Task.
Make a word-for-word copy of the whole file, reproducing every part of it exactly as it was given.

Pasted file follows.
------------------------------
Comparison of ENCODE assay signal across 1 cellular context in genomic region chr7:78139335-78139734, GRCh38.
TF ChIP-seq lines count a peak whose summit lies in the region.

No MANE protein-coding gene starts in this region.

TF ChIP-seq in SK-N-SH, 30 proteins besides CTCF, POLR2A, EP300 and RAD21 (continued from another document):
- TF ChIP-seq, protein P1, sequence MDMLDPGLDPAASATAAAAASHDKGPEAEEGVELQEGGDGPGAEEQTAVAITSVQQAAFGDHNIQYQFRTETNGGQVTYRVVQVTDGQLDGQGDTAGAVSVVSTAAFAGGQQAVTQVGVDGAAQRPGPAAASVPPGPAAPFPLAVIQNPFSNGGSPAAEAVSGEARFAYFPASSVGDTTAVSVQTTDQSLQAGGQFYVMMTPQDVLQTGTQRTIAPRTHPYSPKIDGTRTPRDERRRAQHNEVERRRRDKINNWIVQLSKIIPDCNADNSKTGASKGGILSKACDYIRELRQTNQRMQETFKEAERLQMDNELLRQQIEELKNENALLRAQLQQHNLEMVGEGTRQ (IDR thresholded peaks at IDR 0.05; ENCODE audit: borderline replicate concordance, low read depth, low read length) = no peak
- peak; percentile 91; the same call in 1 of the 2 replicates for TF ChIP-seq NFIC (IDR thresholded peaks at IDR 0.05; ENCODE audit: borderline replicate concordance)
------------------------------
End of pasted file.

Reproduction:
Comparison of ENCODE assay signal across 1 cellular context in genomic region chr7:78139335-78139734, GRCh38.
TF ChIP-seq lines count a peak whose summit lies in the region.

No MANE protein-coding gene starts in this region.

TF ChIP-seq in SK-N-SH, 30 proteins besides CTCF, POLR2A, EP300 and RAD21 (continued from another document):
- TF ChIP-seq, protein P1, sequence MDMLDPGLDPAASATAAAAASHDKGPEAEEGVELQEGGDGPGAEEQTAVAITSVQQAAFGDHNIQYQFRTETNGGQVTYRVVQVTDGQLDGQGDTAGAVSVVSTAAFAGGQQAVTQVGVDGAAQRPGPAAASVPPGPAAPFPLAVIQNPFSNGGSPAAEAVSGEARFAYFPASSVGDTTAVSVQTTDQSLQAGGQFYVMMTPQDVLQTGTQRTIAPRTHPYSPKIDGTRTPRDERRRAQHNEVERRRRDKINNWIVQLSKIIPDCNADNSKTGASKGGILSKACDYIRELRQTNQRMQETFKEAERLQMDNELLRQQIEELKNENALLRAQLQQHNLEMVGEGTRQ (IDR thresholded peaks at IDR 0.05; ENCODE audit: borderline replicate concordance, low read depth, low read length) = no peak
- peak; percentile 91; the same call in 1 of the 2 replicates for TF ChIP-seq NFIC (IDR thresholded peaks at IDR 0.05; ENCODE audit: borderline replicate concordance)